Do you like to save money? Of course you do, especially if you live in one of the most expensive cities in the USA. No matter how much you may have, it always feels good to “win” – to buy something on sale, to get a good deal, or better yet, a BOGO: Buy One, Get One.
Here are 10 things you should always buy in bulk to save money:
1.) Toilet Paper
You never want to run out of toilet paper, so if you have the storage space, why not buy in bulk? It’s non-perishable, something you’re guaranteed to always need and much cheaper if you buy in bulk than single rolls! According to U.S. News & World Report, you can save 50% or more buying toilet paper in bulk than in single rolls!
2.) Paper Towels
Paper towels are another household essential that will never perish and you’ll never regret having too many of. Unless you’re embracing the tiny home trend and legitimately can’t fit 16 spare rolls of paper towels in your home, we recommend buying in bulk to save money.
3.) Laundry Detergent
Running out of laundry detergent is right up there with running out of toilet paper – especially if you have kids! Just like TP, you’ll always need laundry detergent and it will never perish. So why not stock up?
You can get 200 oz of Tide’s Original HE Detergent from Costco for $24.19. That’s less than $0.18 per load of laundry!
Alternatively, if you don’t buy in bulk, you’ll pay $11 for 50 oz of the same product from Amazon, which equates to 32 loads of laundry, at $2.80 per load of laundry.
4.) Hand Soap
Everyone needs at least two bottles of hand soap: one for the kitchen, and one for the bathroom. If you have more than one bathroom, you’ll need even more. Handsoap can get expensive, but there’s a trick to minimizing costs and saving money: buy refill bottles.
One, 12 oz bottle of Mrs. Myers hand soap from Bed Bath and Beyond is $3.99. We recommend buying one bottle, and then heading over to Boxed.com and buying the refill bottle – one, 33 oz bottle is just $6.99!
Want to save even more money? Skip the 12 oz branded bottle altogether and buy one that you’ll never have to toss.
No, you can’t put meat on a shelf and leave for a few months, but you can freeze it! thekitchn.com recently compared meat prices from Costco with those from Walmart, and when it came to ground beef, Costco was the clear winner:
“Costco’s organic ground beef is about a dollar cheaper than Walmart’s. If you opt for Costco, you’ll have to buy four pounds of it, but thankfully it comes in 1.3-pound packages so you can just toss them in the freezer. Walmart’s 3-pound rolls of 80 percent lean ground beef are $3.58 per pound, but Costco is still cheaper at $3.49 per pound.”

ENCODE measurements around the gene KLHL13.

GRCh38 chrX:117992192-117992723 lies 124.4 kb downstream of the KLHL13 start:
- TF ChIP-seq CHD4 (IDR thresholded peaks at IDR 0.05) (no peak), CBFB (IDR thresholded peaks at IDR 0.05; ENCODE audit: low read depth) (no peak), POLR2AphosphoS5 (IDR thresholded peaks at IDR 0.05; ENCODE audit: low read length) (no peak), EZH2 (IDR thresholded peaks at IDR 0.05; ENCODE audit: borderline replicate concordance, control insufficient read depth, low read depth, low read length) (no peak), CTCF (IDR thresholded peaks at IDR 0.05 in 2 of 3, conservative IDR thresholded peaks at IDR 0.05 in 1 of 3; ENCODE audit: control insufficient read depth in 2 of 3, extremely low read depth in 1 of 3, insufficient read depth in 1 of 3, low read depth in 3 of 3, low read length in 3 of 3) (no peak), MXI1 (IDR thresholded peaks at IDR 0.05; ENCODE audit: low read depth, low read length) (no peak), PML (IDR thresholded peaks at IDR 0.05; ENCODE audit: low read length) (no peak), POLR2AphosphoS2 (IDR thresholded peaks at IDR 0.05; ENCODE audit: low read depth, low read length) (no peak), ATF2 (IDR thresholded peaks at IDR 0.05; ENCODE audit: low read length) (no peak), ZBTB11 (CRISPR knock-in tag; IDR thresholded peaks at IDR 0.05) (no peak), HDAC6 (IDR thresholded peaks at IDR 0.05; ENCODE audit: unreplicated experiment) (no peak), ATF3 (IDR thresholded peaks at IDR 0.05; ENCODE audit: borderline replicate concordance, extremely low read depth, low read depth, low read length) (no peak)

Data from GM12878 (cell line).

Costco’s Kirkland Signature Organic Ground Beef is just $19.99 for four pounds ($5 per pound), while Walmart’s Marketside Organic Grass Fed Ground Beef is $5.98 per pound. Moving away from discount retailers and looking at regular grocery stores like Kroger, you’ll find even better deals by buying in bulk! Kroger’s Simple Truth organic grass-fed beef goes for $6.99 per pound.
6.) Wine and Beer
If you like wine, chances are you go through a few bottles a week. While you may feel a bit like a lush buying wine by the case, you should! Many wine stores offer 20% off when you buy by the case, with some allowing you to mix and match, meaning you can buy 6 bottles of your favorite Cabernet, 3 of your favorite Chardonnay, now that Rosé season is finally upon us, 3 bottles of your favorite Rosé.
The laws vary by state, but if you live in a state that allows wine delivery, you can save even more by ordering in bulk from e-tailers such as wine.com which not only offers great deals on wine but additional discounts such as 20% off your first purchase of $100 or more.
If you’re not taking vitamins (particularly a daily vitamin), you should, as most Americans aren’t getting enough vitamins out of their daily meals. Vitamins can get expensive, which is one of the reasons they’re better to buy in bulk!
Pharmacies such as CVS regularly offer vitamin BOGOs, or “buy one, get one 50% off,” so be on the lookout for deals like that. If you really want a good deal though, check out the warehouse stores. Vitamins are usually cheaper at Costco than pharmacies or drug stores, especially when Costco offers coupons, as it routinely does. Costco’s Kirkland Signature Daily Multi cost just $14.99 for 500 vitamins – that’s $0.03 a tablet! In contrast, CVS’s Nature Made Multi Complete Tablets cost $11.99 for 130 tablets, equating to nearly $0.11 a tablet.